There are other benefits, too. With both powerplants working in unison, the 2.5-tonne Range Rover feels every bit as rapid as its 6.4 second 0-to-60mph time would imply. In fact, it’s second only to the supercharged 5.5-litre V8 in the line-up. What’s more, the electric motor adds vast reserves of easily modulated torque right from zero rpm, which makes this particular Range Rover even more formidable off-road.
Truth be told, however, it’s not the Range Rover’s performance or its off-road ability that has given the model such enduring appeal; it’s the fact it’s also a world-class limousine. Here, too, the electric motor helps. At least up to a point.
The good bits first: Electric-only mode brings a level of serenity to the cabin that even the very best combustion engines would struggle to match. And despite the electric motor’s modest power output there’s enough torque to make effortless progress. It’s an ideal fit with the Range Rover’s luxury remit. The downside is that the petrol engine is quite keen to cut in once you switch to hybrid mode. By four-cylinder standards it’s a fine effort, but it simply doesn’t sound as cultured as the larger V6s and V8s in the range. Somewhat curiously, the addition of the hybrid system also seems to have added a slightly crashy edge to the ride (it’s not entirely clear why this has happened, because although it’s some 250kg heavier than the petrol V6, the P400e is only a few kilos heavier than the V8, which glides along beautifully). In the grand scheme of things these are both relatively minor niggles, but at this price point – £105,865 as tested – you’d be forgiven for being picky.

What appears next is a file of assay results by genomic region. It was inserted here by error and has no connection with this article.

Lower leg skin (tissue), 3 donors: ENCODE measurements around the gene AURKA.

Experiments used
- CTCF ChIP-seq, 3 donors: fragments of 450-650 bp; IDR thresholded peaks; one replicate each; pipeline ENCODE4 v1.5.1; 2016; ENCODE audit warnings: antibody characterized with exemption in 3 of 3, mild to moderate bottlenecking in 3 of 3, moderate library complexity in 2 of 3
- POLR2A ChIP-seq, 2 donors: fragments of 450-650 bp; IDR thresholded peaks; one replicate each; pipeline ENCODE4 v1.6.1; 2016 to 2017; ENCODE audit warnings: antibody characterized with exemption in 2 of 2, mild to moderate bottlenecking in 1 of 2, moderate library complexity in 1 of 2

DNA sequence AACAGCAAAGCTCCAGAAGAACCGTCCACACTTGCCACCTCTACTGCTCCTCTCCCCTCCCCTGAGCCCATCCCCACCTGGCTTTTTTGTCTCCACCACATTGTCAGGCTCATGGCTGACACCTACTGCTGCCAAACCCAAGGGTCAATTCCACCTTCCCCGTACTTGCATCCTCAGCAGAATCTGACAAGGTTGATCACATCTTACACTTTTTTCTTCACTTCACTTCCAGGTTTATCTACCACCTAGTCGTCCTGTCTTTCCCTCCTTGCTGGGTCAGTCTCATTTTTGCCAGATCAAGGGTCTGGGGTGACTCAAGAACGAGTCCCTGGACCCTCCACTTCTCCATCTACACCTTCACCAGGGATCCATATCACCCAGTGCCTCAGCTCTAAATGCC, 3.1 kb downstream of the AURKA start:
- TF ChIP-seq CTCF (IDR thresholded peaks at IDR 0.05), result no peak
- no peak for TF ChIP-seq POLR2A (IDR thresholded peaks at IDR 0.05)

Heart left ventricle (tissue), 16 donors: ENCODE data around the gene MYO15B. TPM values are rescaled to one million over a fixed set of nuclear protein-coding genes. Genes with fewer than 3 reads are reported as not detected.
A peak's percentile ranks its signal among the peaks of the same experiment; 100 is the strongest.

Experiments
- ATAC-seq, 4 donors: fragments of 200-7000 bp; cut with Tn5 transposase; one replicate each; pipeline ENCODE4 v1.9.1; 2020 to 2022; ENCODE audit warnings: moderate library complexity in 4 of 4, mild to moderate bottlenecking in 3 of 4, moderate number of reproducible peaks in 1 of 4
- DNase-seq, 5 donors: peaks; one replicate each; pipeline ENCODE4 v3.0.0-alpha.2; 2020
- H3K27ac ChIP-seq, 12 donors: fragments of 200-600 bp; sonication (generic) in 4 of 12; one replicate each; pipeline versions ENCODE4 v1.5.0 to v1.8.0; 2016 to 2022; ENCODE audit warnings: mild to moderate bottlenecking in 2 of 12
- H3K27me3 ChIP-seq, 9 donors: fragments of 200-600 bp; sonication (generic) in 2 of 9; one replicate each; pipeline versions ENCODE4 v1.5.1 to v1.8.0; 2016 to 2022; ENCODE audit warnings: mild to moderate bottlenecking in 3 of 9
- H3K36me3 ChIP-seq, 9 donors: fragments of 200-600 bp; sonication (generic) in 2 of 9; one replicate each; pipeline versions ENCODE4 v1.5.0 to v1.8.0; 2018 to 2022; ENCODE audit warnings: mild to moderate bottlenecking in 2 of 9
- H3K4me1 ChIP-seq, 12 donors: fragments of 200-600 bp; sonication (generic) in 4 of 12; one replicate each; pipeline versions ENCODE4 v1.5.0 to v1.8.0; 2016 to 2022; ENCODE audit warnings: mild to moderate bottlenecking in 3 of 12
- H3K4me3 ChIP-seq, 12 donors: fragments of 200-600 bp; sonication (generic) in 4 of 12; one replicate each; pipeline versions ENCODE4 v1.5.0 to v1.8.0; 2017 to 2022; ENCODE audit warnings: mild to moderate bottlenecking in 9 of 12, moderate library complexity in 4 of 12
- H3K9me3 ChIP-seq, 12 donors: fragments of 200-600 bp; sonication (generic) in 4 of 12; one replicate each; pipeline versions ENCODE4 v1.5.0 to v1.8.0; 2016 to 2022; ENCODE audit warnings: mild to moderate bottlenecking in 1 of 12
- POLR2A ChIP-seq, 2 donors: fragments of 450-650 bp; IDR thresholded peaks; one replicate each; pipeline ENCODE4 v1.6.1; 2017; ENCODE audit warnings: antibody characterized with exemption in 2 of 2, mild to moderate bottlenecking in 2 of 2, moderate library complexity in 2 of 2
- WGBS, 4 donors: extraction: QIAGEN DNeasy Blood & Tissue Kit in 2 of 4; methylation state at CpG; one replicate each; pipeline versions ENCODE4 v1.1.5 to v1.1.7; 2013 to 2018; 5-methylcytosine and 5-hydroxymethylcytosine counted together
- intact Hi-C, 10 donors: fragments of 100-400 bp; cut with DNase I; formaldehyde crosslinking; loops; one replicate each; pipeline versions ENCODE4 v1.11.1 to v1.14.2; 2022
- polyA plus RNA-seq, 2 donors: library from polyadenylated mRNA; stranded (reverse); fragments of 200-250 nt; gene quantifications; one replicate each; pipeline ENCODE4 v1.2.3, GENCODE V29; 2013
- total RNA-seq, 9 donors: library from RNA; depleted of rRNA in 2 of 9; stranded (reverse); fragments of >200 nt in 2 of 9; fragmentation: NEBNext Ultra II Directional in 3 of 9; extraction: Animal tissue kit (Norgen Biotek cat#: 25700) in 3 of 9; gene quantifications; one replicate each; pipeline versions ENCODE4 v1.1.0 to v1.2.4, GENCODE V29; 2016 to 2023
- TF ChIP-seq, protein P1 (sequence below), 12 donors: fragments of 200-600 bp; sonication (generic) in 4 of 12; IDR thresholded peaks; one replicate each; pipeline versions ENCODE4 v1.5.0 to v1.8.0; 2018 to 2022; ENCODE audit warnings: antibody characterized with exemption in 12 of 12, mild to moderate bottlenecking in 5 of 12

Inside, there’s the same brilliantly executed cabin as you’ll find in the rest of the range – now featuring a vastly improved infotainment system first seen in the Range Rover Velar. The twin 10-inch touchscreens are intuitive to use and great to look at, plus there’s an excellent voice control function co-developed with Nuance. There’s also one of the best head-up display units we’ve tested, a plethora of connectivity options and all the latest driver assistance functions.
Land Rover likens the infotainment system to a ‘digital butler’, waiting on your every need. And some of its most interesting work takes place behind the scenes. In hybrid mode, for instance, the navigation system can analyse the roads and the GPS altitude data for your chosen route and plan the most effective energy management strategy. It can also learn your preferred routes to work and check real-time traffic information to deduce the best option for that particular morning. Likewise, if you’re running late for a meeting it can send ETA updates to your fellow attendees and if you’re on the way to the airport it can alert you if your flight has been delayed.
Whether or not you choose to pay a premium for the plug-in hybrid will depend very much on your requirements. For business owners and company car drivers the P400e may well be the default choice within the range. Likewise, for those who can carry out a reasonable number of journeys in electric-only mode it offers a compelling proposition. Ultimately, though, the conventional models remain that little bit more polished – at least for the time being.